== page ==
Seven weeks from today Oscar nominating ballots will be in the hands of Academy voters. Seven weeks! No wonder Academy campaigners already seem stressed and overheated about the race. With the Acad moving to electronic voting and shifting the nominating balloting period 10 days earlier than normal to the holiday corridor of Dec 17 thru Jan 3 this has become the most truncated race in memory, as least as far as those all important nominations are concerned. Noms will be announced on January 10th. That’s two weeks earlier than last year and the same day as the Broadcast Film Critics Association recently announced they would hand out their precursor awards this year and just three days before the Golden Globes. The Academy’s surprise move even forced the Director’s Guild Of America to move up the date of their own nominations announcement by two days to January 8th as everyone scrambles to maintain their piece of the pie and Oscar consultants try to figure out ways to get their movies seen before those ballots are in voters hands.
Speaking of the DGA, their normally non-controversial membership screening program is suddenly causing waves and concern among some awards campaign consultants who got the Guild’s November screening schedule and felt it was showing favoritism to one big contender over all the others. The Guild normally has one official screening for members in LA, NY, SF, DC and Chicago for most movies. The all-important November schedule does list just one official Guild-sanctioned showing for such contenders as Hitchcock, The Life Of Pi, The Sessions, Silver Linings Playbook, Anna Karenina and Skyfall among other buzzed-titles, with all but the latter two featuring a Q&A with its director. Disney/Dreamworks’ Lincoln though has been given two prime back-to-back official screenings at 3 and 7 PM on Saturday November 10th featuring a Steven Spielberg Q&A following the first one. One studio rep with contenders this year said they had never heard of this happening before and at least one other called the DGA to question them about it. Yet another veteran consultant I contacted who has a film scheduled for November also said it was the first time they had heard of this DGA policy and was upset about the perceived favoritism. Read More »
If you haven’t filled out your Oscar nominating ballot yet, you have until 5 PM PT today to get it to the PriceWaterhouse Coopers offices in Los Angeles at 350 S. Grand, Suite 4900. There have been years where 400 to 500 ballots have been walked in the day they were due, according to one Academy Of Motion Picture Arts & Sciences consultant who as always plans to have someone count the messengers making deliveries. It’s all part of the last-minute rush to get as many votes as possible for their pictures in the hands of the accountants. Think of it as the same syndrome we see on April 15th when taxpayers wait until the very last moment to drop off their taxes off.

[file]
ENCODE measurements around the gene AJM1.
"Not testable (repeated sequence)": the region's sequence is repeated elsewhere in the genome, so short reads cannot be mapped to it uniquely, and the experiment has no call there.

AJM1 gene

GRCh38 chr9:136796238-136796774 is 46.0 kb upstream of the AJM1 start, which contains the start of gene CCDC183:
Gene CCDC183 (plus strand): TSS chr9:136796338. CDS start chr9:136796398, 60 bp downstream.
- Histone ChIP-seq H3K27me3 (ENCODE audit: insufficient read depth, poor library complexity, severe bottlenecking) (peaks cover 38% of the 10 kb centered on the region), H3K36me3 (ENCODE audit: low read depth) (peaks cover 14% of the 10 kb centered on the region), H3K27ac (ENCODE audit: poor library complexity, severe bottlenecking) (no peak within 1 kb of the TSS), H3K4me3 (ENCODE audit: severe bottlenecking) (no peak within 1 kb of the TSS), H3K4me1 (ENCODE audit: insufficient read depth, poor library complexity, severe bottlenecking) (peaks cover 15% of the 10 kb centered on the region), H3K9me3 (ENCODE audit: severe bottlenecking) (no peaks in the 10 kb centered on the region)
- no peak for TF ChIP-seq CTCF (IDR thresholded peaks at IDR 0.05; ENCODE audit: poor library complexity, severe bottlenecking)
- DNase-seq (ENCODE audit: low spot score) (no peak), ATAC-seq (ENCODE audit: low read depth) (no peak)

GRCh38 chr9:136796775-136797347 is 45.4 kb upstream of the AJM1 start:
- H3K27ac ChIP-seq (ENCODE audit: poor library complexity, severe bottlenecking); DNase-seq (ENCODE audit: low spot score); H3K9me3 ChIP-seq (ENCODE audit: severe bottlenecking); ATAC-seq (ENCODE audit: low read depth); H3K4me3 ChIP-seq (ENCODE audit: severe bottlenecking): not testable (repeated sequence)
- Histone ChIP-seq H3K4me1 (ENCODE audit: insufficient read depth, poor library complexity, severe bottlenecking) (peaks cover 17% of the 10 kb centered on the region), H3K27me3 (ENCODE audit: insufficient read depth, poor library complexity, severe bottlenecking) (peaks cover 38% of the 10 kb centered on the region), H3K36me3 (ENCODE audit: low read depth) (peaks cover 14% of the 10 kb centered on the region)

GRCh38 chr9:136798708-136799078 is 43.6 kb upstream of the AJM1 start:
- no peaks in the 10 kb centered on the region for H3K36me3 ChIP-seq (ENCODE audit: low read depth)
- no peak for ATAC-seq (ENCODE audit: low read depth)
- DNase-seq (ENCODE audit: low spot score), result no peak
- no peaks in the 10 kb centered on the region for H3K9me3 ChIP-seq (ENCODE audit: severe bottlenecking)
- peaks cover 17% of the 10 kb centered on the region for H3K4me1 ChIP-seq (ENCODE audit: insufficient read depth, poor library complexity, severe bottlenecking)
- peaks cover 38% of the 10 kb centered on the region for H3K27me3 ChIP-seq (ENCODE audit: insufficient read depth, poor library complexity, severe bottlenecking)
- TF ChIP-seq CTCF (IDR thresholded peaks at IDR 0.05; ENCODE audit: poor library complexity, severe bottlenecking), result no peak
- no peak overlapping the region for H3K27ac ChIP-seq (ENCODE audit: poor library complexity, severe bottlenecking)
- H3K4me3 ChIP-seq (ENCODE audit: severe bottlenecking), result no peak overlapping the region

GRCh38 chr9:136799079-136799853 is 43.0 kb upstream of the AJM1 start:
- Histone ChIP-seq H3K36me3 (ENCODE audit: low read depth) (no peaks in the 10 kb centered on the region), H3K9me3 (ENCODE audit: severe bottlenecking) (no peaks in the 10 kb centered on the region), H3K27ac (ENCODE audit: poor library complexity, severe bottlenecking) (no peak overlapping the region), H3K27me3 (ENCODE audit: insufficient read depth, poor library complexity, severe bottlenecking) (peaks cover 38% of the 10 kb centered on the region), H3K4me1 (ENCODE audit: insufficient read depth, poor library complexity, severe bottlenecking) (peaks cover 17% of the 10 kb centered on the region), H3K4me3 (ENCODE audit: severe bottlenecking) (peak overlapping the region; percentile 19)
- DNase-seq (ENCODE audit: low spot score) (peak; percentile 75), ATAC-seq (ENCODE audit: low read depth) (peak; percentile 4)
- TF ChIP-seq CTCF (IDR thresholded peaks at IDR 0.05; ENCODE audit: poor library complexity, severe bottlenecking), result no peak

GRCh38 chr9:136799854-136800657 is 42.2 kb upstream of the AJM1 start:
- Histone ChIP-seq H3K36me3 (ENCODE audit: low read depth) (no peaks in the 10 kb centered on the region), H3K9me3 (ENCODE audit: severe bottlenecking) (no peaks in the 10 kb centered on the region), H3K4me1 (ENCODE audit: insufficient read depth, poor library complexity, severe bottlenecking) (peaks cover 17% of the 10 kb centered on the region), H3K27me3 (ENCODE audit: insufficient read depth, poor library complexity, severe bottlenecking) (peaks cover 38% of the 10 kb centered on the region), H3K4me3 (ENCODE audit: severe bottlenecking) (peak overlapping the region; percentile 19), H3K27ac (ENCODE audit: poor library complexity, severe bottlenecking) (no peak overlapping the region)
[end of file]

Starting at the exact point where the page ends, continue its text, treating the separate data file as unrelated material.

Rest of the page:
Even though ballots were coming due, it didn’t slow a slew of campaign events especially with everyone in town for this weekend’s non-stop award binge. It kicks off Friday with the AFI luncheon honoring the best in movies and TV in 2010, followed by Friday night’s 16th Annual Critics Choice Movie Awards which airs live on VH1 from the Hollywood Palladium starting at 6 PM PT. Of course, loads of parties lead up to the Golden Globes including Friday night’s CAA bash at the Soho House. Saturday AM brings a brunch at Boa honoring this year’s Independent Spirit Award nominees, followed by the BAFTA-LA tea, then the LA Film Critics Awards banquet, and more parties galore honoring Golden Globe nominees including soirees thrown by Disney at the London Hotel and Paramount at Chateau … Read More »
Parties are rampant as usual at this point in awards season but the biggest new trend, or so it seems at least, is the number of publicized hosted screenings and endorsements for various contenders. There was a time when it was thought the Academy Of Motion Picture Arts & Sciences officially frowned on having their members come out and “host” or introduce events aimed at getting attention for actors, directors etc who are in contention for Oscar nominations. But it doesn’t seem like that is keeping voting members of the Academy (or even the Board) from playing favorites or giving hints on where their sentiments lie at this crucial time in Oscar campaigning before the January 25th nominations. With the races so tight, Oscar consultants are feeling the need to do anything they can now to get a leg up on the competition. So having highly visible support from previous Oscar winners or prominent Academy members is one way to do it, or so the thinking goes. Although one person who works in this game told me they wouldn’t be surprised if the Academy started cracking down on the practice again since it seems to be mushrooming – at least in the press.
Kathryn Bigelow, last year’s Best Director winner and a new member of the Academy’s Board of Governors, was out and about this week at private screenings virtually endorsing director Debra Granik and her film Winter’s Bone. At a Roadside Attractions … Read More »